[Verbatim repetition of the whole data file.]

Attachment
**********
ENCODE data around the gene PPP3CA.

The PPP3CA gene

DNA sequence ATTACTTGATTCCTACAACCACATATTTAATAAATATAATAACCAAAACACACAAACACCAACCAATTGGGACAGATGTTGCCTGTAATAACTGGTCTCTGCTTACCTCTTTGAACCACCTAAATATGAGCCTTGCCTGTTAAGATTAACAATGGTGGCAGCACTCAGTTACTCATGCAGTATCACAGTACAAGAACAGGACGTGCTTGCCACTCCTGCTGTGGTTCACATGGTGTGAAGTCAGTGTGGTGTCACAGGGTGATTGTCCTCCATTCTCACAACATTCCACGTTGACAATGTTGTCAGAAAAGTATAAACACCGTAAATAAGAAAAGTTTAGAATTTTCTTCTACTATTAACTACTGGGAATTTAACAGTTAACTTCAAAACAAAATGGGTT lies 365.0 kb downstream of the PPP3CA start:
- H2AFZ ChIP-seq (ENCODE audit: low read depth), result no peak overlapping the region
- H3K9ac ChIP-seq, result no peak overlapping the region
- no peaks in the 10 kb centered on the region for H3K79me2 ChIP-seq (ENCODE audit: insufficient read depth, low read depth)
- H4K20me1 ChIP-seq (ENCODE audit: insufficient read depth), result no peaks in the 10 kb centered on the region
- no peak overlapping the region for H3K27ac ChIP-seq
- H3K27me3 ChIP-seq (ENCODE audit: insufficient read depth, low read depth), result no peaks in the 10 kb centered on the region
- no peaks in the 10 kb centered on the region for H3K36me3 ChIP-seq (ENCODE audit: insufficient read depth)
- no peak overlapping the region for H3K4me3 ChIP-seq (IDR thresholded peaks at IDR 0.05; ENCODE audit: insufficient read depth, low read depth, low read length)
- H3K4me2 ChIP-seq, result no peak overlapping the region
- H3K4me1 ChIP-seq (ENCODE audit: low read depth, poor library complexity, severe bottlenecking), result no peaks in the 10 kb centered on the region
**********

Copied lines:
ENCODE data around the gene PPP3CA.

The PPP3CA gene

DNA sequence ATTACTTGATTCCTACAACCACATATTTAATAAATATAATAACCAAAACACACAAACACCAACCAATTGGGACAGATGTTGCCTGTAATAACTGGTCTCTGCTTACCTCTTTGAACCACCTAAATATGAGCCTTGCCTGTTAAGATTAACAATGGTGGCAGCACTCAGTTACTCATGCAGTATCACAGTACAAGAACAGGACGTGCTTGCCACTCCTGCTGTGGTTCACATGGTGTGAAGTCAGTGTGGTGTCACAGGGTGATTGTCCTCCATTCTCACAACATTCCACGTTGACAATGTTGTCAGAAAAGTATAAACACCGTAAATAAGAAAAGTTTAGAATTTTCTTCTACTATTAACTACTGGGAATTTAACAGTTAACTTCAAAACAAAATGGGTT lies 365.0 kb downstream of the PPP3CA start:
- H2AFZ ChIP-seq (ENCODE audit: low read depth), result no peak overlapping the region
- H3K9ac ChIP-seq, result no peak overlapping the region
- no peaks in the 10 kb centered on the region for H3K79me2 ChIP-seq (ENCODE audit: insufficient read depth, low read depth)
- H4K20me1 ChIP-seq (ENCODE audit: insufficient read depth), result no peaks in the 10 kb centered on the region
- no peak overlapping the region for H3K27ac ChIP-seq
- H3K27me3 ChIP-seq (ENCODE audit: insufficient read depth, low read depth), result no peaks in the 10 kb centered on the region
- no peaks in the 10 kb centered on the region for H3K36me3 ChIP-seq (ENCODE audit: insufficient read depth)
- no peak overlapping the region for H3K4me3 ChIP-seq (IDR thresholded peaks at IDR 0.05; ENCODE audit: insufficient read depth, low read depth, low read length)
- H3K4me2 ChIP-seq, result no peak overlapping the region
- H3K4me1 ChIP-seq (ENCODE audit: low read depth, poor library complexity, severe bottlenecking), result no peaks in the 10 kb centered on the region